Romance in Paraguay
There will be very little fact (history) in this story about six postcards that show two adorable children interacting in a completely natural way – on a rooftop. The ladies will probably agree that a rooftop is a strange place to be courted; and the men will likely agree that it would be an inconvenience, but using the logic of the millennials, it must be true, it’s on the Internet.
Since facts will be scarce, guesses and speculations, will be abundant. The first of these is the assumption that there is an unusual circumstance that exists in the mind of many American postcard collectors. There is no need for a discourse filled with psychological mumbo-jumbo, so upfront, cleanly stated, the misconception is that many American collectors have no interest in foreign postcards.
Agree? Stop here.
Disagree! Read on.
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The first supposition to be employed is that the “Ciudad,” (City in English), in the address on these postcards is Asuncion, Paraguay. Only one card, No. 5 is cited and dated. [Are you asking how I know the number of the card? Look at the face of the moon.] The numbers on the face of the moon have also helped in the sequencing of the message parts.
These six cards were mailed to Señorita Maria A. Pascual at Pte Carnot 424, Ciudad, by a suitor, suspected to be Mario Soto.
An additional curiosity is that the stamps have four different denominations: there are two different 1 Centavo stamps, two different 2 Centavos stamps, a 5 Centavos stamp and there are two 14 Centavos stamps on one card. It is difficult to fathom since the cancels are of such poor quality (nearly unreadable).
Curiously, different stamps were used to mail the cards, suggesting that they were not sent together. That begs the next question, how long did Mario make Señorita Pascual wait for the “next” installment?
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There is no evidence on the cards concerning publication. Each card is printed with an identical Universal Postal Union postcard apparatus and the undivided backs are lined for addressing in the usual fashion.
The image backgrounds are identical in every respect. The children first appear from the far-side of the roof. He is dressed in a satin vest and wears a top hat; she is in dusting attire and is wearing a mobcap. They meet at a brick chimney. Their greeting is not unusual, it was likely a planned event. She tells him a secret. They pretend to “smoke” as they enjoy a glass of wine. She reads from a newspaper (perhaps her horoscope), then finds herself alone sitting atop the chimney with a decision to make.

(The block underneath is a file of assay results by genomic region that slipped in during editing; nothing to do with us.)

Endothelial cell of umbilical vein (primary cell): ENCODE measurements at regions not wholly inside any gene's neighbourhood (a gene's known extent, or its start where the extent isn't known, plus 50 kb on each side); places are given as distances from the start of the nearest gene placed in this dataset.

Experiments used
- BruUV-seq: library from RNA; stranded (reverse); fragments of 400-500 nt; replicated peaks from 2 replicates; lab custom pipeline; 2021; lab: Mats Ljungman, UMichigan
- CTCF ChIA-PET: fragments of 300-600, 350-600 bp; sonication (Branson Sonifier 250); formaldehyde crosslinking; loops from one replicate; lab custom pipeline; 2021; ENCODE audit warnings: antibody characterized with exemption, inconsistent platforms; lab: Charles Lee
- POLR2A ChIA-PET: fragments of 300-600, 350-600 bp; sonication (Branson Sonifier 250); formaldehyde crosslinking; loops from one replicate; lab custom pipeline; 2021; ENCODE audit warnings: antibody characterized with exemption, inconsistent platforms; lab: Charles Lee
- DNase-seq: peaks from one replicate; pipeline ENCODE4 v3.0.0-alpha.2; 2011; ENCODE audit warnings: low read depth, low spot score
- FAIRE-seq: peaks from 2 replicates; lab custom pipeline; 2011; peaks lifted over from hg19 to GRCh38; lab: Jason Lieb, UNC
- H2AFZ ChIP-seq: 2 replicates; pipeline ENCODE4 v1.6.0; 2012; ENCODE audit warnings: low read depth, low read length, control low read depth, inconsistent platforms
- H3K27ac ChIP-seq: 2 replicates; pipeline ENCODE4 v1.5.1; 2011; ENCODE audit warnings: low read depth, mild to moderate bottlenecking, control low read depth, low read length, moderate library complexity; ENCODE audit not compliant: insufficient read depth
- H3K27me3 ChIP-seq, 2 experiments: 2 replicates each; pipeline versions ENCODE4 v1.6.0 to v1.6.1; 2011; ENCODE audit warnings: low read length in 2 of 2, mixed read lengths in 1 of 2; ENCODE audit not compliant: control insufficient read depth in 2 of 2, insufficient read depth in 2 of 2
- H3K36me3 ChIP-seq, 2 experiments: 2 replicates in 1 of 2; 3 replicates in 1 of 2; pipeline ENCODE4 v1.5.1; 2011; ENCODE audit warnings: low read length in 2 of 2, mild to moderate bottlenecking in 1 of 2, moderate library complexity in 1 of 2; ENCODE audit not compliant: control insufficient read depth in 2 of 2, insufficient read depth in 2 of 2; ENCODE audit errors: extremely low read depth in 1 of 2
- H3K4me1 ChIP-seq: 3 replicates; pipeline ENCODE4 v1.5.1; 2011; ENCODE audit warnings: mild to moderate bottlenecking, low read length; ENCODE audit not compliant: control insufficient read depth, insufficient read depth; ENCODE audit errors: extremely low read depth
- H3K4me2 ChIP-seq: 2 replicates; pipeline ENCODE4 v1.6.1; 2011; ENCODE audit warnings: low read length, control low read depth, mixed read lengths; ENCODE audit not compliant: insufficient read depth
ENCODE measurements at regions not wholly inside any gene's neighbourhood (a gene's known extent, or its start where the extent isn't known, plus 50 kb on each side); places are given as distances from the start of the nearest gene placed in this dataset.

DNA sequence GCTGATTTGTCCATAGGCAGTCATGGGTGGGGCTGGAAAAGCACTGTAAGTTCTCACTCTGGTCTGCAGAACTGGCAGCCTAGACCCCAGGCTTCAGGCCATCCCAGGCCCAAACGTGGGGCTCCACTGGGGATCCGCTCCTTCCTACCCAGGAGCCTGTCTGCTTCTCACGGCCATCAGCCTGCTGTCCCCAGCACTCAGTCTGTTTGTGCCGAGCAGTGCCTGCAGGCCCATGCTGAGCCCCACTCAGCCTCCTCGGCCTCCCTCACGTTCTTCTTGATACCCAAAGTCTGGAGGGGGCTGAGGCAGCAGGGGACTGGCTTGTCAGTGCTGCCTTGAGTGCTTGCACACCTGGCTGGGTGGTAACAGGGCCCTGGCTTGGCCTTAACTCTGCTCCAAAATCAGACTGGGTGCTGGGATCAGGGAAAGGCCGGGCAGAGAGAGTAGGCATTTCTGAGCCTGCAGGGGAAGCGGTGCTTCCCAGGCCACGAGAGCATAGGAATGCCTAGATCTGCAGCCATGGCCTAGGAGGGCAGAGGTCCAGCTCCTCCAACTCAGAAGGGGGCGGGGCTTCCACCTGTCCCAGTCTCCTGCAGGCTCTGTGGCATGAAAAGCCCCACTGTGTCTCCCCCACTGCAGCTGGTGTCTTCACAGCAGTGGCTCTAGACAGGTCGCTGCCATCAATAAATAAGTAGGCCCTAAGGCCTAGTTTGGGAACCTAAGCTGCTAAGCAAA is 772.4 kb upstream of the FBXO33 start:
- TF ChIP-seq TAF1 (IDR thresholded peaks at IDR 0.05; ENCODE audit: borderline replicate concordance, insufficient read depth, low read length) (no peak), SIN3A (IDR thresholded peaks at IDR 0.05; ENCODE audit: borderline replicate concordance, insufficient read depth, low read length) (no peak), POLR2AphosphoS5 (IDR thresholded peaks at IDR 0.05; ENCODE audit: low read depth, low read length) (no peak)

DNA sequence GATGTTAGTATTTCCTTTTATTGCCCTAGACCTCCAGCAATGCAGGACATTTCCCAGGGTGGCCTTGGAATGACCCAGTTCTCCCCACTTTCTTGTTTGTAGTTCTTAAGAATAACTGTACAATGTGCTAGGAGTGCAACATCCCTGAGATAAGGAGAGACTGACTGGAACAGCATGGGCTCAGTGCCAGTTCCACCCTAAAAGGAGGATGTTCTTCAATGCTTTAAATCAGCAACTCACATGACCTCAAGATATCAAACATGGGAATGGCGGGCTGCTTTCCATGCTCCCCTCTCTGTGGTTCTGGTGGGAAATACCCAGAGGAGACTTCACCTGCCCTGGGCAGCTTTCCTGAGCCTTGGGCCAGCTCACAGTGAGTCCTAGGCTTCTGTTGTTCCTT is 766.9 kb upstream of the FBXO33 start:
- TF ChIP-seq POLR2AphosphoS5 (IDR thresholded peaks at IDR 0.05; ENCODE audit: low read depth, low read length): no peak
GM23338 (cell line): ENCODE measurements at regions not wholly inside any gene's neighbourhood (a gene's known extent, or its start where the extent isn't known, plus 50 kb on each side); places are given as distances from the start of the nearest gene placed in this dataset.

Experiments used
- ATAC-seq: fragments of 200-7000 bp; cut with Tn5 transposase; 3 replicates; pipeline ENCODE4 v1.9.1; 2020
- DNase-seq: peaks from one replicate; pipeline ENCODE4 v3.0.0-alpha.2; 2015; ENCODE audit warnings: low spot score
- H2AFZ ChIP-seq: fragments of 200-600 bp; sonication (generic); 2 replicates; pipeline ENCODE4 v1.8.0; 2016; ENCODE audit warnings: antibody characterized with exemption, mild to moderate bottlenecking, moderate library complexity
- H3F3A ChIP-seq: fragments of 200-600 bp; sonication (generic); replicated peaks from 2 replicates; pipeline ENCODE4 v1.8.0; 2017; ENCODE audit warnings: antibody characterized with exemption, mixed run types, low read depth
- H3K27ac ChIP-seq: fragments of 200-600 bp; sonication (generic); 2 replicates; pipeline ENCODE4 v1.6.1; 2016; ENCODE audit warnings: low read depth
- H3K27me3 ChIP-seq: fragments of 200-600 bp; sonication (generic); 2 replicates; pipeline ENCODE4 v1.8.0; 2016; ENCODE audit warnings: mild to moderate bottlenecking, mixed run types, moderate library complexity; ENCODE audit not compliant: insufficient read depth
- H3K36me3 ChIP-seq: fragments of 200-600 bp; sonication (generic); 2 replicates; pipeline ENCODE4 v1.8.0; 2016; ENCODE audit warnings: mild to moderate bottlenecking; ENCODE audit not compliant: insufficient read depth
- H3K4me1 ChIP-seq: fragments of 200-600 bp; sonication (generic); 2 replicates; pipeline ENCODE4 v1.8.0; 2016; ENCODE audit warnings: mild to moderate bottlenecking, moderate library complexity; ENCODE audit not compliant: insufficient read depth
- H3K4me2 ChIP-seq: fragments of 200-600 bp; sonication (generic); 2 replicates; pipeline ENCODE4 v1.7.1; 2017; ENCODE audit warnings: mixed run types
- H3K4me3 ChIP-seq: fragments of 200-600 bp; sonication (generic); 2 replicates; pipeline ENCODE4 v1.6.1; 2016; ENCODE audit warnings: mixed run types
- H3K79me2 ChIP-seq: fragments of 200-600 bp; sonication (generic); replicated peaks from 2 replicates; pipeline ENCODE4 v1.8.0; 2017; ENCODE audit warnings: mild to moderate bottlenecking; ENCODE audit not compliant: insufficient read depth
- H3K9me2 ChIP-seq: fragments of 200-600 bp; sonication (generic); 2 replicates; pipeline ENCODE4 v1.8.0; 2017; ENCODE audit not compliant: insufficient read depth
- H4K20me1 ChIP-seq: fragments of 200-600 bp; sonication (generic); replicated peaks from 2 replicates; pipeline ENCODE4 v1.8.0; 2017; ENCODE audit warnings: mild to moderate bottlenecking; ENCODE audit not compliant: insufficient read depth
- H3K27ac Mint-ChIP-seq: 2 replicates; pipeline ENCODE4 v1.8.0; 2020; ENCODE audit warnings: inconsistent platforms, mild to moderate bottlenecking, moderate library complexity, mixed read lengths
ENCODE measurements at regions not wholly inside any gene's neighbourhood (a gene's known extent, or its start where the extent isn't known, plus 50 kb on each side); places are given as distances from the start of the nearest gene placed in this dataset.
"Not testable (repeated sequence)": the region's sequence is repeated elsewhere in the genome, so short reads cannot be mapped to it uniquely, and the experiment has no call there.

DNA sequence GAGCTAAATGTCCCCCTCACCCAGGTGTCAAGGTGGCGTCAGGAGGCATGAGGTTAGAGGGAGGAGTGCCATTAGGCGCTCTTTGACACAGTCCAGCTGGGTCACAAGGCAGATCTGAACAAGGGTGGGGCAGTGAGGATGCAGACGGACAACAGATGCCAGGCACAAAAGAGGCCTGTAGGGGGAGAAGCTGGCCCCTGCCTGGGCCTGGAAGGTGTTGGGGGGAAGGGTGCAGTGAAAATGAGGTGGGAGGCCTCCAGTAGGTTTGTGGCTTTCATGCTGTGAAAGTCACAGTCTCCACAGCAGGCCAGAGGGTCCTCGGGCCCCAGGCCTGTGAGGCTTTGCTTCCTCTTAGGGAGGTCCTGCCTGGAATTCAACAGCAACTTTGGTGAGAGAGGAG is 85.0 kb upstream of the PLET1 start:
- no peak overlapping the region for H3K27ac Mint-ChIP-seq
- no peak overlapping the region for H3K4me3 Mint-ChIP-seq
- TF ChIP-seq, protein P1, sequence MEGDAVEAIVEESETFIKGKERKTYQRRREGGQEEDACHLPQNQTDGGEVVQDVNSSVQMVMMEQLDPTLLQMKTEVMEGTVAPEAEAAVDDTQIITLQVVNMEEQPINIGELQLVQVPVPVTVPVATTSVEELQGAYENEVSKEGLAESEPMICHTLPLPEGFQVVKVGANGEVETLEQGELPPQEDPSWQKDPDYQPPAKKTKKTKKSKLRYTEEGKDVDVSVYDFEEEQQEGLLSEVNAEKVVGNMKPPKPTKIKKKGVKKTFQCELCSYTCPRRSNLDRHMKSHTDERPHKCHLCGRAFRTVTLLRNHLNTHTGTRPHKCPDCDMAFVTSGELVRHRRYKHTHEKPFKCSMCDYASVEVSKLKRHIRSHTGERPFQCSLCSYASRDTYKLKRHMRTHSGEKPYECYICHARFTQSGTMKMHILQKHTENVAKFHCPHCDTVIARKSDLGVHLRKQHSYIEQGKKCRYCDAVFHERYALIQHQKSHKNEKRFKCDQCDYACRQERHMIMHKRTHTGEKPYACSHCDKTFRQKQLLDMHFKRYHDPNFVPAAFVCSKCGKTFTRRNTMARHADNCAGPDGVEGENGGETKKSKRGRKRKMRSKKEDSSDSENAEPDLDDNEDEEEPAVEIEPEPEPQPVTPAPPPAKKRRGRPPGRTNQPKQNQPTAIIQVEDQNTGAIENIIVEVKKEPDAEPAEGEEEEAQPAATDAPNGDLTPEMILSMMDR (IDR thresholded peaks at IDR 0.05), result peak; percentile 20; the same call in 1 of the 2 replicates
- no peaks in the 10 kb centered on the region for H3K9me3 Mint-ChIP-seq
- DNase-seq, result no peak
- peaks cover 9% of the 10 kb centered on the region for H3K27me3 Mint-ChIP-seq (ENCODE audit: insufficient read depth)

See, just as was said, lots and lots of supposition . . . . what did you expect, every word on these cards is in a foreign language.
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Mario’s penmanship was quite good, making it easy to type his words into an online language translation software. Nevertheless, changes in language, often by the month, week, or day as well as the evolution of etymologies and definitions vary – all of which works toward creating awkward and often clumsy translations. Remember, these words were written 118 years ago in a South American, Spanish speaking nation. There are but two sure things: the place was Asuncion. Paraguay. The time was 1904.
These translations do not reflect the idiosyncrasies of that time and place.
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1. Your arrogant and paced walk gives you a seductive direction as it first ceases,
2. The sweetness of your character and that childlike smile that you let sketch between your lips eat you up in sweet idealism.
3. You are the turtledove that lulls love, the charm of your home and the well-justified pride of your parents,
4. The set of your graces make of you, something like an enchanting virgin of Murillo.
5. Your moral gifts and qualities, will shine like your beauty on a starry and peaceful night.
6. Thus I attain the ideal of ideals. Mario Soto
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If you had as much fun reading this, as I did writing it, what would you guess?
Did Maria accept Mario’s proposal?
I don’t think Mario’s proposal was accepted. I wonder if there was some symbolism to the fact he used stamps of such varying denominations — perhaps there’s an analogy to the practice of placing a stamp upside-down to indicate “I love you” or askew to convey “I miss you.”
I do think old Mario won out.